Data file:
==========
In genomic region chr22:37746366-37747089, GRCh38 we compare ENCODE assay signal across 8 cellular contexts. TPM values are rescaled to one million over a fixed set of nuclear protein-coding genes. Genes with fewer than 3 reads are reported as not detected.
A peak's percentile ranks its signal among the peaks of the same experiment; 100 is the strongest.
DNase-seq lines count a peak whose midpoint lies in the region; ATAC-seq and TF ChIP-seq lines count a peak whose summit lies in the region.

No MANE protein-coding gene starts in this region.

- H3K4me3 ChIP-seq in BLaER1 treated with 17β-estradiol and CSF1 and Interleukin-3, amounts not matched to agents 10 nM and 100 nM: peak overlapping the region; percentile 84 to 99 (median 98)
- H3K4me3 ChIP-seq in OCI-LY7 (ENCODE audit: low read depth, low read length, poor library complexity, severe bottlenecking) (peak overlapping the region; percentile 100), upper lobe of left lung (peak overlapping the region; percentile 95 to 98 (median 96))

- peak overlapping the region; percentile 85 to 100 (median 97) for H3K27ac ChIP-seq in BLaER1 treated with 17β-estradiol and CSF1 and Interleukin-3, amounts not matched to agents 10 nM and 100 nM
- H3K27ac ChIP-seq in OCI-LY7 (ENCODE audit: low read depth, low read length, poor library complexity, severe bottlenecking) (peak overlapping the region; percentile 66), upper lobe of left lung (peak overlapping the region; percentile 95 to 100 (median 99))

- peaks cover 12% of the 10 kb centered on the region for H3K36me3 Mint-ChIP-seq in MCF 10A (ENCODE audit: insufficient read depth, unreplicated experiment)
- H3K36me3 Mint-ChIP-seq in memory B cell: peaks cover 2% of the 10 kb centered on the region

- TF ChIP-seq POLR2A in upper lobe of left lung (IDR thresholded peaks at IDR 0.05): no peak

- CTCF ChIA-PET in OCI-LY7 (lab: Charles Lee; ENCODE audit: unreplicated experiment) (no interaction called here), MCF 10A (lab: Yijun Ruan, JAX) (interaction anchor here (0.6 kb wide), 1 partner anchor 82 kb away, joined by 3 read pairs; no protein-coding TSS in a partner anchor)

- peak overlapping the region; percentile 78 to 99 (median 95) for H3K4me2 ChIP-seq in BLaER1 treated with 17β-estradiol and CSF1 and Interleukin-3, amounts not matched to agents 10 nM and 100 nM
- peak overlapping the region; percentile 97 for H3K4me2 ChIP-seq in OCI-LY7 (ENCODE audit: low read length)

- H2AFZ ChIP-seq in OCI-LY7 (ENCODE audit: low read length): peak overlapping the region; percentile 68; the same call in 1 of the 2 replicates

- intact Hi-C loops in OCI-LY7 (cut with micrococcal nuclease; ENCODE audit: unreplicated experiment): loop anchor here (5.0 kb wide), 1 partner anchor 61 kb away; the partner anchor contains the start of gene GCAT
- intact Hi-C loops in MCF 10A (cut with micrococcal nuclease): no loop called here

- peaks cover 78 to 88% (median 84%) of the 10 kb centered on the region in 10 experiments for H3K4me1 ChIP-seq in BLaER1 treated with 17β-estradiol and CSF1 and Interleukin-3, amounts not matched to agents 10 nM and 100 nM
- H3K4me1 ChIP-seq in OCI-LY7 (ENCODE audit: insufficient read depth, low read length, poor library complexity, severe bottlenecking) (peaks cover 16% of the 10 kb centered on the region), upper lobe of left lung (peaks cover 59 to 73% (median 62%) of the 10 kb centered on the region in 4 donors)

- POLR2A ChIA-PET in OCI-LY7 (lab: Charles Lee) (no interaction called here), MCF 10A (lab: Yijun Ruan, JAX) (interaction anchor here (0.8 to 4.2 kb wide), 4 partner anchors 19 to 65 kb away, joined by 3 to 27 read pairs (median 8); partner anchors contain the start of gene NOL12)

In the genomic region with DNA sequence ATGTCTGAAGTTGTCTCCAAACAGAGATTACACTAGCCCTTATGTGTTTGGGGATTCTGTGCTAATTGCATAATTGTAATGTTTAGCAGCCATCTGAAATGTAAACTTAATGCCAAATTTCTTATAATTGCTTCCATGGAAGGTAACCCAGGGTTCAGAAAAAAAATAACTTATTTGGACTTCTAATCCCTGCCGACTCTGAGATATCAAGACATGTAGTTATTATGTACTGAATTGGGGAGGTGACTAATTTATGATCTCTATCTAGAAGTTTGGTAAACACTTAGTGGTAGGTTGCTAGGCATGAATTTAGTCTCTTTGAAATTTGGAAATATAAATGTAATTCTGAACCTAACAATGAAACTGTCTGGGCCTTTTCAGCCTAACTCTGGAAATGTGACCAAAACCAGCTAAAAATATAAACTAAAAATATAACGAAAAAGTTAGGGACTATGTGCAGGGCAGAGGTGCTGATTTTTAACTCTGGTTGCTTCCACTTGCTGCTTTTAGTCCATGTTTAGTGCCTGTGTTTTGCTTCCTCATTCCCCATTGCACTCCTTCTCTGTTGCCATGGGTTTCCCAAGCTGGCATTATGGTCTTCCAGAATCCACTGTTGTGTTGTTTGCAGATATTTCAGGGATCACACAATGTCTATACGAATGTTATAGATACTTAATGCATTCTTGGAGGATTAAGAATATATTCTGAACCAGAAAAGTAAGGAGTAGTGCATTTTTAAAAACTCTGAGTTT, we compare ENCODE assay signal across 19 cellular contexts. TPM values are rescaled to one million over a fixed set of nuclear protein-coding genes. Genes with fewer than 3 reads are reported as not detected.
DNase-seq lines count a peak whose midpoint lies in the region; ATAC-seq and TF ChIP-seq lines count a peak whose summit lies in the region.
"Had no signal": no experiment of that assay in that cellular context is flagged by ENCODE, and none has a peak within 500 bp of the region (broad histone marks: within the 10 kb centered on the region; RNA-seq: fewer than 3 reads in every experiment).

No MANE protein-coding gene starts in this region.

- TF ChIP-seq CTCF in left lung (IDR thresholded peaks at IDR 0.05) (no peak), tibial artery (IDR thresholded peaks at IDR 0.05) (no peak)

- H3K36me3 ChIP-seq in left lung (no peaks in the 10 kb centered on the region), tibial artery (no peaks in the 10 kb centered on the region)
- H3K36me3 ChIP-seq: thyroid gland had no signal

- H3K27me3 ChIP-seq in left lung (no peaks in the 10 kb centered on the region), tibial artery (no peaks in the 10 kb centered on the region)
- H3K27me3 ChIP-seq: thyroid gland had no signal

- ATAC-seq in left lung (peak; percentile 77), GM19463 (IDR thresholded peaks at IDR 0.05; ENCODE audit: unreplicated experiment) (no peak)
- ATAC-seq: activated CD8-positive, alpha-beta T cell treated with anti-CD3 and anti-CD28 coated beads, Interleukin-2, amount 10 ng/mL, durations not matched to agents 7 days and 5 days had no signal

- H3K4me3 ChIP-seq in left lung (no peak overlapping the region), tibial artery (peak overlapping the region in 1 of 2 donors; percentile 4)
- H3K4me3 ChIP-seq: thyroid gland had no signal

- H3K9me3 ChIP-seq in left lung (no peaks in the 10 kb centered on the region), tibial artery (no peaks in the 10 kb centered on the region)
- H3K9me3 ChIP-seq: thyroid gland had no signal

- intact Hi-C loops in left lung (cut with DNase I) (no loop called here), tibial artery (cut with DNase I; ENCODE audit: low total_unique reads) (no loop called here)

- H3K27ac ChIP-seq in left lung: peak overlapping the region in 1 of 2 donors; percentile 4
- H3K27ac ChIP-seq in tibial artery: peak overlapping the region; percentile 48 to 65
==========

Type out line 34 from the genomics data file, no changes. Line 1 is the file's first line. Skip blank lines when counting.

- H3K9me3 ChIP-seq in left lung (no peaks in the 10 kb centered on the region), tibial artery (no peaks in the 10 kb centered on the region)